Tuesday, April 26, 2011

Resurrection Ale

We were fortunate enough here in MN to have not only a 3 day weekend, but some beautiful spring weather as well. I actually got a minor sunburn while hunting for Easter eggs with my niece. I am in the midst of a bathroom remodel, but I did manage to squeeze in a brew session on the morning of Good Friday. I brewed with a mug of coffee in hand instead of a beer, due to the hour, but it was still enjoyable. The downside is that if this batch doesn't turn out, and I have some concerns that I'll mention later, I can't blame it on having a couple of beers influencing my actions.

In retrospect, my main flaw in my approach to the brew day was trying to change too many variables at once. I bought a basic pale ale kit from Northern Brewer to brew for my second all grain batch. I plan to spend the summer refining recipes and creating a pale ale that I can call my own. I figured that the NB kit was a perfect jumping off point. I also have a few variations on clones of Summit Extra Pale Ale, which is probably my very favorite beer.

My thinking went off track before brew day even began. I decided to skip the yeast I bought with the kit and re-pitch some yeast that I harvested from my previous batch. I have never harvested yeast before, and never repitched, so not only do I have the uncertainty of being new to all grain brewing, but I also have an unproven yeast process. I'm learning more and more that having a repeatable process is key, especially in all grain.

The brew day itself was pretty much according to plan. But I missed a couple of numbers. I wanted to mash in at 152, but was a little low. A couple quarts of boiling water brought me up to where I needed to be. I also lost more heat during the mash this time, so I again added more water at the 30 minute mark. I'm not sure if this had any impact on my extraction rate or not. But my extraction rate was lower than I wanted it. If I calculated correctly, it was about 65%. Not horrible, but I'd like to get into the 70s. My pre-boil gravity was also lower than I expected, and right now I don't really have any explanation for that.

Toward the end of the boil, the neighbor across the street came over to check out the operation and we gabbed for 15 minutes or so. Normally, I would have been getting my fermenter ready to go during this time, so I was rushed. I went in to grab it, and realized I am missing the rubber gasket for my spout (plastic bucket fermenter). I have some cider in my big carboy, and I didn't want to ferment in my small carboy for fear of overflow. I only have airlocks, and probably would need a blowoff tube for the smaller one. So I kept the wort boiling much longer as I cleaned and sanitized a different bucket. The other bucket has a different spigot system, so I couldn't just use the gasket from that one, naturally.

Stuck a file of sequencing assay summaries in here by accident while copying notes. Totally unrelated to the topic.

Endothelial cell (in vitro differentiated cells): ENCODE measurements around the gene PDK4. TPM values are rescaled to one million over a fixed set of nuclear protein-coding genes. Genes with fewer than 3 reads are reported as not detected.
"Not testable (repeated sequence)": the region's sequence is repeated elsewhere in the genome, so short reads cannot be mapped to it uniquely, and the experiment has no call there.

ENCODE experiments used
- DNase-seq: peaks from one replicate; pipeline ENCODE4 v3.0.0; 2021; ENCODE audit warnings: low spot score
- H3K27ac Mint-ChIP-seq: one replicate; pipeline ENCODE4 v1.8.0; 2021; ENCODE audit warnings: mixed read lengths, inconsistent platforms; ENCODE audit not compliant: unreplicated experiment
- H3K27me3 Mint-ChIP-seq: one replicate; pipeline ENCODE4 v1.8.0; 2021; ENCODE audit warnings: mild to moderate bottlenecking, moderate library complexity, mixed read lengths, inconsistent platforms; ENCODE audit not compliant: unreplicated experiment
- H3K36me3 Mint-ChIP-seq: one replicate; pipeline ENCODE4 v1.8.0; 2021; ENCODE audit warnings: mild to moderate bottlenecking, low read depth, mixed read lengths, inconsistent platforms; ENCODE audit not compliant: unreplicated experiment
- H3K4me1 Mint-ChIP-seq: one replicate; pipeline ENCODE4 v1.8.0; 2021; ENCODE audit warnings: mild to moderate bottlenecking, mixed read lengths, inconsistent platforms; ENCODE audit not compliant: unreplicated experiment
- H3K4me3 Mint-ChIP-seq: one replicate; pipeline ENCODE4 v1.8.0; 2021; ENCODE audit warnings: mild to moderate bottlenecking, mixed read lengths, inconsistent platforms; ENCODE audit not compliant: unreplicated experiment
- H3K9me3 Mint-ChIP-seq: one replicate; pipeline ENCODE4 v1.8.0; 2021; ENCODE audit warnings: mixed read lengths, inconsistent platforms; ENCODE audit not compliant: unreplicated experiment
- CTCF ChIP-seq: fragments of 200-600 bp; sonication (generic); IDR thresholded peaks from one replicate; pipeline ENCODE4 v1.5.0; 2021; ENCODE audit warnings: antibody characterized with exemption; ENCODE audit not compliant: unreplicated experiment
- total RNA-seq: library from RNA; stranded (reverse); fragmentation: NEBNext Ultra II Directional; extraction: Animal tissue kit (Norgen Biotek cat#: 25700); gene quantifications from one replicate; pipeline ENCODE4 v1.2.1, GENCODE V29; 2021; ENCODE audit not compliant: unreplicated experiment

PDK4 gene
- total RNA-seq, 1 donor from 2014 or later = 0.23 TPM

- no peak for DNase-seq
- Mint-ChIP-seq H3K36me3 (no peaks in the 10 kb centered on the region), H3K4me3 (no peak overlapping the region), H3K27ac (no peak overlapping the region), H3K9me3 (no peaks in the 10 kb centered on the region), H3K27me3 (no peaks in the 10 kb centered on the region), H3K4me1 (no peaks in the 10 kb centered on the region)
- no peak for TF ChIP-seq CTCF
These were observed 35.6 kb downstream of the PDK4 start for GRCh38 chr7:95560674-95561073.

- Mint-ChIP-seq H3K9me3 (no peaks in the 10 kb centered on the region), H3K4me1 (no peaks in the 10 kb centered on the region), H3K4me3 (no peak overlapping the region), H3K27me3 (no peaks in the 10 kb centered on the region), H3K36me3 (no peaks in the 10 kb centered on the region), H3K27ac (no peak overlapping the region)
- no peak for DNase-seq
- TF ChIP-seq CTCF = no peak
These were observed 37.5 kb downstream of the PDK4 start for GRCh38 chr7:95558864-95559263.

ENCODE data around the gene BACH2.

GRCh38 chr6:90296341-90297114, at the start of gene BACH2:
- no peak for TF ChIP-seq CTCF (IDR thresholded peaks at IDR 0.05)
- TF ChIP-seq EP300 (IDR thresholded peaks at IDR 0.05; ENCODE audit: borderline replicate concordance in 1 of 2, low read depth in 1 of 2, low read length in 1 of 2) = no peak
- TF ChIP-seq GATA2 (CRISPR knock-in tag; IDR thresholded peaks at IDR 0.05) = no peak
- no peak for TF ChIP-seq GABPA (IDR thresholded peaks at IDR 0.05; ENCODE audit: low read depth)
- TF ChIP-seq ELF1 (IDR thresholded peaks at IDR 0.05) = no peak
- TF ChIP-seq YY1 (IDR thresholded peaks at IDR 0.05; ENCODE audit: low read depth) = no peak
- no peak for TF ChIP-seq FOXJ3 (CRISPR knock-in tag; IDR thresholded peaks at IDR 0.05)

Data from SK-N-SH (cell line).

While I'm sure that the longer boil had something to do with it, I can't believe the extra 10-15 minutes would account for the next issue. Once I ended the boil and ran my wort through the chiller, I only ended up with 4 gallons. So I lost 2.5 gallons during the boil instead of the approximately 1 gallon loss I expected. However, in this case things worked out well. Since my gravity was low to begin with, the additional evaporation brought my Original Gravity right in line with what my expected OG was.

So I was finally into the fermenter, and I pitched my yeast slurry. Fermentation started almost immediately, and was very vigorous. And it was done 3 days later, at least visibly. I haven't taken a reading yet. A fast fermentation is often a sign of infection, but I've heard that repitched yeast starts faster. I'm not confident of which is the explanation at this point.

So if this thing turns out, it will be nothing short of a miracle. Since I was reviving previously used yeast and brewing on Good Friday I am referring to this batch as Resurrection Pale Ale. Jesus turned water into wine, so I'm sure he won't mind me turning water and barley into beer.

1 comment:

The Old Bag said...

Love the name! Hope it's a brew that's worthy of a Hallelujah.